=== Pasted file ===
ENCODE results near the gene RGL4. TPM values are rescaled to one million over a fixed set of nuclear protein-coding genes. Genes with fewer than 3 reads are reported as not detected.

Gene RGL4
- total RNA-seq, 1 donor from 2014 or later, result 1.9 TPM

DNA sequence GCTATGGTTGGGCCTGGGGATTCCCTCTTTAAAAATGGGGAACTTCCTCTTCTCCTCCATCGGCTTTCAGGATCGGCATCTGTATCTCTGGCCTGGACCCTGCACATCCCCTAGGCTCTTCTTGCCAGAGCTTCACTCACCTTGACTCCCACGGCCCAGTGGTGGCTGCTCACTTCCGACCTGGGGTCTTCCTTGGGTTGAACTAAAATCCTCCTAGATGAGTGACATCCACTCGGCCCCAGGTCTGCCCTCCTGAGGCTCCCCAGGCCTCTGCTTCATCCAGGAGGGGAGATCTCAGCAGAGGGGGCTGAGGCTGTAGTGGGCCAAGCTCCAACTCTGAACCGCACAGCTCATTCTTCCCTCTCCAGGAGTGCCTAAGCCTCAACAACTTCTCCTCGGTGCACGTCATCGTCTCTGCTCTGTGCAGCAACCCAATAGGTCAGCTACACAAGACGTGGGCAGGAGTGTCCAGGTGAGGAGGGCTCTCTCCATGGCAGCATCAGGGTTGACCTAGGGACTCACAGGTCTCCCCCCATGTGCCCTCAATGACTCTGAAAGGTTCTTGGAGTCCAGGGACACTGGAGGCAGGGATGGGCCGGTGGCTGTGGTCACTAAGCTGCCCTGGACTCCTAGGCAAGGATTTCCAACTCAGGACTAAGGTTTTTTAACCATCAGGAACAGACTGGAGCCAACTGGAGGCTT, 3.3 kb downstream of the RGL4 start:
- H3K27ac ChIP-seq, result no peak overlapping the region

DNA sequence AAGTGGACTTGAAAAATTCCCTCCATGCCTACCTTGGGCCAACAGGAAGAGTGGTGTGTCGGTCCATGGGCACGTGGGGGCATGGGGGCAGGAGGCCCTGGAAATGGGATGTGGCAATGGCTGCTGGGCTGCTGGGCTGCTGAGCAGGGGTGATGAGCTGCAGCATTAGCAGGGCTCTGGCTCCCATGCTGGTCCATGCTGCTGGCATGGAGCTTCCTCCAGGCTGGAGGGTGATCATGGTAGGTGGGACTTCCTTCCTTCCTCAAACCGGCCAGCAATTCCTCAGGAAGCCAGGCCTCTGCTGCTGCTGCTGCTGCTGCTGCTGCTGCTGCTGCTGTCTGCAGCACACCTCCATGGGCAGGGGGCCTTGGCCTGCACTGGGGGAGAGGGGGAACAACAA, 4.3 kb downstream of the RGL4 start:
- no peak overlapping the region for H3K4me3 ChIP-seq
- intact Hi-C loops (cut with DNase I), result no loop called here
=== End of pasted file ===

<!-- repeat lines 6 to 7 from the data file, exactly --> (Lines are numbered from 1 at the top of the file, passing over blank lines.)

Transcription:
DNA sequence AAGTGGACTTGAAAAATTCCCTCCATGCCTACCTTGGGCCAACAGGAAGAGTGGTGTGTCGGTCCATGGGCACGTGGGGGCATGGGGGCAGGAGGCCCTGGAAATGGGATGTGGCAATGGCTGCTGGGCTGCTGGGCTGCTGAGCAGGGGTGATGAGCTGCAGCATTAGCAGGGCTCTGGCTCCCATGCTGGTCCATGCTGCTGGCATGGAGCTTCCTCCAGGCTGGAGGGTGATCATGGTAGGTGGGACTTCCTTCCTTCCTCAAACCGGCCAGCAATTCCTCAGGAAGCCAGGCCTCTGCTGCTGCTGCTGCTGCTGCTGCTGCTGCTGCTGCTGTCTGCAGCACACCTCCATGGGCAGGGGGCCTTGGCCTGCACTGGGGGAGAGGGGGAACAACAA, 4.3 kb downstream of the RGL4 start:
- no peak overlapping the region for H3K4me3 ChIP-seq